Plan for single A&E for Central Lancashire will not be put to the public for over 6 months

A formal public consultation into a proposal for a single Accident and Emergency unit to cover Central Lancashire has been postponed.

By The Newsroom
Tuesday, 18th September 2018, 8:18 pm
Updated Wednesday, 19th September 2018, 10:51 pm
A consultation on the future of A&E services will not now happen until next spring at the earliest.
A consultation on the future of A&E services will not now happen until next spring at the earliest.

Residents had been due to have their say on the plan in January 2019 - but that debate will now be delayed until at least next spring, because more time is needed to undertake the “rigorous processes” which have to be completed beforehand.

Dr. Geraldine Skailes, Medical Director at Lancashire Teaching Hospitals (LTH), told a meeting of the Lancashire Health and Wellbeing Board (LHWB) that the “timeline for consultation has now slipped back”.

A consultation on the future of A&E services will not now happen until next spring at the earliest.

But informal engagement events planned for this week will still go ahead.

A presentation to members revealed that the new timetable for finalising any proposed changes to the NHS in the area will also have to pay close attention to “purdah” - that is a period in the run-up to elections when public bodies are limited in making major policy announcements which could be politically controversial.

The consultation is therefore unlikely to begin until after next May’s local elections.

It emerged last month that a two-year project to reorganise hospital services in Central Lancashire was poised to recommend a single A&E and major trauma facility for the region.

The draft document also proposed the creation of a pre-planned care centre - in which beds would be ring-fenced from pressures in the emergency system - in order to reduce cancelled operations. Two urgent care centres would continue to operate under the suggested model.

The proposal did not specify where individual services were likely to be located - but it was set to form the basis of a public consultation on those details early in the new year.

Speaking in August, Dr. Skalles said that LTH, which runs the Royal Preston and Chorley and South Ribble Hospitals, was “duplicating a number of services across the two sites”.

Chorley and South Ribble Hospital has been operating on a part-time basis for over eighteen months, after it was closed completely for much of 2016 because of staff shortages.

LHWB board member and Chorley councillor Margaret France also quizzed Dr, Skailes over the current urgent care service in the town and asked whether any “more experienced A&E doctors” were likely to be deployed at the facility under the planned changes.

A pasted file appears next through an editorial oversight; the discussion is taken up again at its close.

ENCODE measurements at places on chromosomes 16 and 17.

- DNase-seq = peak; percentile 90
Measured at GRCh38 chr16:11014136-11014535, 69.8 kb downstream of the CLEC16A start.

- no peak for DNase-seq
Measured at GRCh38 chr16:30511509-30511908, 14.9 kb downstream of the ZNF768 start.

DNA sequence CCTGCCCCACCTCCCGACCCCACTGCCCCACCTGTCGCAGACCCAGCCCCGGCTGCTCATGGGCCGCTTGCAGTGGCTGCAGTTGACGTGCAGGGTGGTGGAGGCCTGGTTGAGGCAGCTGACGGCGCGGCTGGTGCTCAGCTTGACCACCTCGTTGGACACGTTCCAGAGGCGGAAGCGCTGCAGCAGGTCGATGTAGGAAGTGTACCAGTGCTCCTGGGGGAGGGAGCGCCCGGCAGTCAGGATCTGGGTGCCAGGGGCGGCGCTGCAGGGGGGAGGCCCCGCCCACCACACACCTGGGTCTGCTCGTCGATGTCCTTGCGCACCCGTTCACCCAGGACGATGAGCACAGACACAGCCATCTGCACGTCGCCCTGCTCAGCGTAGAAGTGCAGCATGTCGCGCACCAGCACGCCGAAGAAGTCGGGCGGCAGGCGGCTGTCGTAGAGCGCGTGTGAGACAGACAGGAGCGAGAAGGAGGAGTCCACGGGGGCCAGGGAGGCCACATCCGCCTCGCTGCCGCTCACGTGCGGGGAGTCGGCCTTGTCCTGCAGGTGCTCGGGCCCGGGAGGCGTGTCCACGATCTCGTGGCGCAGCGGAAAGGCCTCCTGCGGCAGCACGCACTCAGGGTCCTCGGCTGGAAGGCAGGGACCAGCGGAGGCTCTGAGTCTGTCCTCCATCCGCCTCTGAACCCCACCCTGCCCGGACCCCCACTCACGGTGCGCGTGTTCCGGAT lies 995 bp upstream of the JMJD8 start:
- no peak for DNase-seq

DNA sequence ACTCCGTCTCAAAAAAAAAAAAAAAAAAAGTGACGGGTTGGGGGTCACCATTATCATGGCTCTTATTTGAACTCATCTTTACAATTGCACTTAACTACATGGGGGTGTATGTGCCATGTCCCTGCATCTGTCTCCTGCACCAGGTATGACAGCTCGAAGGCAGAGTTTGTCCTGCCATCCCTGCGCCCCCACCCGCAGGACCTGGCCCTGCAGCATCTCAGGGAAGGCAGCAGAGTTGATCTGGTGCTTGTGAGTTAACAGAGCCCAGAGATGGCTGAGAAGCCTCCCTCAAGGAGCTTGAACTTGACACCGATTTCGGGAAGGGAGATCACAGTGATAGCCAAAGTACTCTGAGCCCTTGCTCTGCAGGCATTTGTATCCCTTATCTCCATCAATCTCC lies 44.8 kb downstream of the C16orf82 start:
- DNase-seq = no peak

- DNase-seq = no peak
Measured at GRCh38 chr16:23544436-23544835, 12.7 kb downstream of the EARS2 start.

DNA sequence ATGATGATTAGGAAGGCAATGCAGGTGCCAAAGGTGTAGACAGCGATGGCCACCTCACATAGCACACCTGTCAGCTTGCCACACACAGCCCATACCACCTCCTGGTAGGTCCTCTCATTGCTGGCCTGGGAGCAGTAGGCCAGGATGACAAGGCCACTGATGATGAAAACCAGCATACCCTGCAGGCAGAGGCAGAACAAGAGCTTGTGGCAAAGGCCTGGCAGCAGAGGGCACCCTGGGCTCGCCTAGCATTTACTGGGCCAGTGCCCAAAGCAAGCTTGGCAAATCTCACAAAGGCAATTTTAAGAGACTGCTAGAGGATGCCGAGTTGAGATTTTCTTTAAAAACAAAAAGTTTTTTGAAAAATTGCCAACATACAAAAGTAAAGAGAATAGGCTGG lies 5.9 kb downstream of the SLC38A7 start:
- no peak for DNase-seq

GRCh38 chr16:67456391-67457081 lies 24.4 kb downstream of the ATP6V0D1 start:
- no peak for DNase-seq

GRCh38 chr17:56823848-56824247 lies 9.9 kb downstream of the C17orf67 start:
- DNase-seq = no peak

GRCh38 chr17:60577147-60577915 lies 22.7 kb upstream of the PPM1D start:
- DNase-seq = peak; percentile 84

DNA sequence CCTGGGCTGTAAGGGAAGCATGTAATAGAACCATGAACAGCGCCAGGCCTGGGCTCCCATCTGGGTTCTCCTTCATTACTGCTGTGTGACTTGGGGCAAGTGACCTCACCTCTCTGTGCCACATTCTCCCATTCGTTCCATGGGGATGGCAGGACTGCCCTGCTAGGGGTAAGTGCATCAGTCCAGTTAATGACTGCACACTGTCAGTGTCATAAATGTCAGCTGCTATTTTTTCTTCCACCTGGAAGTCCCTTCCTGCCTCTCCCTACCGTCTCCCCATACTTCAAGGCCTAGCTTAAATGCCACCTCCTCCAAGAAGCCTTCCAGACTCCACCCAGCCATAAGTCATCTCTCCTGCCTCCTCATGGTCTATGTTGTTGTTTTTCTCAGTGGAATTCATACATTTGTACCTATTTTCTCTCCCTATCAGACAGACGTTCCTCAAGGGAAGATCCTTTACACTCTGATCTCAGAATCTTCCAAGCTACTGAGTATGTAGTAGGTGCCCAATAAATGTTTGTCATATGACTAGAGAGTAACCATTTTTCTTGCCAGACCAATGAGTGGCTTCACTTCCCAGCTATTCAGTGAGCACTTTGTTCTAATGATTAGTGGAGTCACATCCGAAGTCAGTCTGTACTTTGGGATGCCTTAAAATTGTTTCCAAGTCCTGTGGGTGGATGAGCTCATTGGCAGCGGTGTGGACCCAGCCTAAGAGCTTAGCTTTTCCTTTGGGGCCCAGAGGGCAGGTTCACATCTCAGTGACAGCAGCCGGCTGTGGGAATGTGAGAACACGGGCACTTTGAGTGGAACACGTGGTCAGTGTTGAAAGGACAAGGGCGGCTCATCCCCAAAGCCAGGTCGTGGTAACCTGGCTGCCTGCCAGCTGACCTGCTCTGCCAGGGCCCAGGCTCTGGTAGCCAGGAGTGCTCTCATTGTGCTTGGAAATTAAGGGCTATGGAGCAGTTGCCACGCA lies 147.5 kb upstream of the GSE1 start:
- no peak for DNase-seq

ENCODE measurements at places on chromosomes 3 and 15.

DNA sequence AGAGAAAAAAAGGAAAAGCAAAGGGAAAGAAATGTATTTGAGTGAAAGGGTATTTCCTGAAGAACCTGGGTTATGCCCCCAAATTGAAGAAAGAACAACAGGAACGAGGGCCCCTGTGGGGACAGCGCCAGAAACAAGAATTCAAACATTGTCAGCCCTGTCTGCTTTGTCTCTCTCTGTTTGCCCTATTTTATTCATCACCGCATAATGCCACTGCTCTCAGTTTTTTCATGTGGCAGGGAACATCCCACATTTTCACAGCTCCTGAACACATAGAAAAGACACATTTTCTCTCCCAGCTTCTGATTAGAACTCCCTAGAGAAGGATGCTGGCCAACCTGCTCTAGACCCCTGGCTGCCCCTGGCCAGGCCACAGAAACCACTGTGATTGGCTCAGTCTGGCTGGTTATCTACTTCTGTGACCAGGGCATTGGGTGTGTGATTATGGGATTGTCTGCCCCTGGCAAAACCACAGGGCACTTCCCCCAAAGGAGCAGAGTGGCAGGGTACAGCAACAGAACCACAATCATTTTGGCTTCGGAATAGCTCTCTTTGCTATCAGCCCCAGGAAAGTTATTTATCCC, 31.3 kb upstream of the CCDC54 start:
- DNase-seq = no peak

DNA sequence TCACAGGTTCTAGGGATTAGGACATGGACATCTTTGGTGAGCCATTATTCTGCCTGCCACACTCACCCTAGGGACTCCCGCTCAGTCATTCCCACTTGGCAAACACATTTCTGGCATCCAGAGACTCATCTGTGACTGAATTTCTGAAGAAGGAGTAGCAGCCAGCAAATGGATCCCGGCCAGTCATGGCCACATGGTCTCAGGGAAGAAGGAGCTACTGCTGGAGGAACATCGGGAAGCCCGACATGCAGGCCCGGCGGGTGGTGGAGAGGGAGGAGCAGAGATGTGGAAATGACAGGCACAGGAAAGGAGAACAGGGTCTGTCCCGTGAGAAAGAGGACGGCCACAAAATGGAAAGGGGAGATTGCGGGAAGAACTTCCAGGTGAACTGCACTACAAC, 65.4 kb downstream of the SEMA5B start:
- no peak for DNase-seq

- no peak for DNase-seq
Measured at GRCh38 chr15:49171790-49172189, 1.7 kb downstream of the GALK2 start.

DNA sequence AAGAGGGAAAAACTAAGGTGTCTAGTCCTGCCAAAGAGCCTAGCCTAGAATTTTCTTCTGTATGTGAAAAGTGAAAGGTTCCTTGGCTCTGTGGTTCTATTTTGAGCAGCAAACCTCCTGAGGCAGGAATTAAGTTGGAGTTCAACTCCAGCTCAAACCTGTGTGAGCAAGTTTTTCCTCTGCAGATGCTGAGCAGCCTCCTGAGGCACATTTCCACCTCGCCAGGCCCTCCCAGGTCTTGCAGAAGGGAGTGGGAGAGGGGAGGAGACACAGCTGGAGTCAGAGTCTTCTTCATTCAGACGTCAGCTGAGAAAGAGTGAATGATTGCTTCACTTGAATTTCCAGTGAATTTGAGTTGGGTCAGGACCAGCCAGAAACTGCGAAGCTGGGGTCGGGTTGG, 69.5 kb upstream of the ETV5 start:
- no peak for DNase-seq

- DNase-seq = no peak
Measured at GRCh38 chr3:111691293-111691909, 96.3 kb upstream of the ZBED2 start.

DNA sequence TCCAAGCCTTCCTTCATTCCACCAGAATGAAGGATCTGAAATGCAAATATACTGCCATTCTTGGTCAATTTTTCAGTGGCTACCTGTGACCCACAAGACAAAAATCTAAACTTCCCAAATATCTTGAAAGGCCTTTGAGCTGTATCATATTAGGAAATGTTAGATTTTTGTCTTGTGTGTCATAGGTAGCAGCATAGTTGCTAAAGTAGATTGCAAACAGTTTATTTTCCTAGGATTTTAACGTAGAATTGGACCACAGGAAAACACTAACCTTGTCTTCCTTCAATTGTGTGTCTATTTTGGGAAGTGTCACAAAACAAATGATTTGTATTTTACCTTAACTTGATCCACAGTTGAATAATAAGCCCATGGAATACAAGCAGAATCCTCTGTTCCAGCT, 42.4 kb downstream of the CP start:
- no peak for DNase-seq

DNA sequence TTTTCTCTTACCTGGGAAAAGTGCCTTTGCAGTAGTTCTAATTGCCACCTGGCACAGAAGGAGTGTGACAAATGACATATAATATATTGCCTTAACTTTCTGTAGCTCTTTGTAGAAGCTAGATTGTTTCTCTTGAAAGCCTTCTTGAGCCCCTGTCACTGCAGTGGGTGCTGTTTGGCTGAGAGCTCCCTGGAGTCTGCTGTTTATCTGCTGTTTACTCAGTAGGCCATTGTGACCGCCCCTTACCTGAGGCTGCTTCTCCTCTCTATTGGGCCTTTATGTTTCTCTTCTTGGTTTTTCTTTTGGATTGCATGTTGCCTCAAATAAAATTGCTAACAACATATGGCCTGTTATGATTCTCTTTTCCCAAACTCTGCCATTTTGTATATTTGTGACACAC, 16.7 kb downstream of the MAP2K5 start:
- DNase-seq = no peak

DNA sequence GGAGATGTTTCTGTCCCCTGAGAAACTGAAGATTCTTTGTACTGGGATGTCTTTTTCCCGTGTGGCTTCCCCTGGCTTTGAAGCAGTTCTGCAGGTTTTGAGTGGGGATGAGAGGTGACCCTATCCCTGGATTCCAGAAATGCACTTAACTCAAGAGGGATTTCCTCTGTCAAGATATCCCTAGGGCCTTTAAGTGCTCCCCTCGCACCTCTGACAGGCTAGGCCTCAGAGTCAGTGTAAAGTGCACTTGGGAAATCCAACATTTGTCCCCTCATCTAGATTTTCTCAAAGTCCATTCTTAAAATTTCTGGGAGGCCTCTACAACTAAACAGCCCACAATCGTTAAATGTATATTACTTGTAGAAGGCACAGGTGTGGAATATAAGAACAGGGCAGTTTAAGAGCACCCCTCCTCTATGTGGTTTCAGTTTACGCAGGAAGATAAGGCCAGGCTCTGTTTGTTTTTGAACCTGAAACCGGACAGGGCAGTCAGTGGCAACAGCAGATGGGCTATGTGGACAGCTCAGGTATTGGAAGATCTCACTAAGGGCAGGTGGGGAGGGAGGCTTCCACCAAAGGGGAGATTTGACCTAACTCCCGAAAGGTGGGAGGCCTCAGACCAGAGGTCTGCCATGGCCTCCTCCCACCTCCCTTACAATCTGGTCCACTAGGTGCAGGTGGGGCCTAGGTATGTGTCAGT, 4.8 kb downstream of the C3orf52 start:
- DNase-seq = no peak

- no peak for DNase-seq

“We would need to be absolutely clear about the requirements of an urgent care centre and ensure that [it] is staffed appropriately,” Dr. Skailes said.

“In terms of the current contract, we need to be sure that we’re commissioning a service that is fit for purpose, so...we need to have the people with the appropriate experience running that centre 24 hours a day,” she added.

Meanwhile, Chorley Council has unanimously backed a motion expressing the authority's disquiet at the now delayed consultation process. Put forward by deputy leader, Peter Wilson, it demands that all options are put on the table for consideration and warns of a “detrimental impact” should last month’s draft proposal be adopted.

“The Council believes the only potential viable proposal for a single-site Accident & Emergency would be through a new super hospital located at a central point within the Chorley, South Ribble and Preston area,” it reads.

“Without this option included in the consultation, Chorley Council strongly opposes any single-site options.”

Statement from Our Health Our Care, responsible for NHS reorganisation in Central Lancashire:

A spokesperson said: “For the NHS to make any proposals to change local services, there are some rigorous governance and assurance processes we have to go to before we can go to a formal consultation.

“As the programme has progressed, it has become clear that more time is needed to be able to meet these assurance processes, so it now seems likely that any formal public consultation would not take place until spring 2019 at the earliest.

“This extended timeframe for the programme means we will have even more time for even more pre-consultation engagement activity, and also more time for us to thoroughly examine everything we have heard from the public, staff, patients and other stakeholders, before putting options together for the formal consultation.”

Week of engagement events

A programme of informal engagement events on the future of NHS services in Central Lancashire runs throughout this week:

Tuesday 18th September, 18.00-20.00 - The Shield Room, Leyland Civic Centre, Leyland, Lancashire, PR25 1DH.

Wednesday 19th September, 18.00-20.00 - Chorley Town Hall, Market Street, Chorley, PR7 1DH.

Thursday 20th September, 18.00-20.00 - The Savoy Room, County Hall, Fishergate, Preston, PR1 8XJ.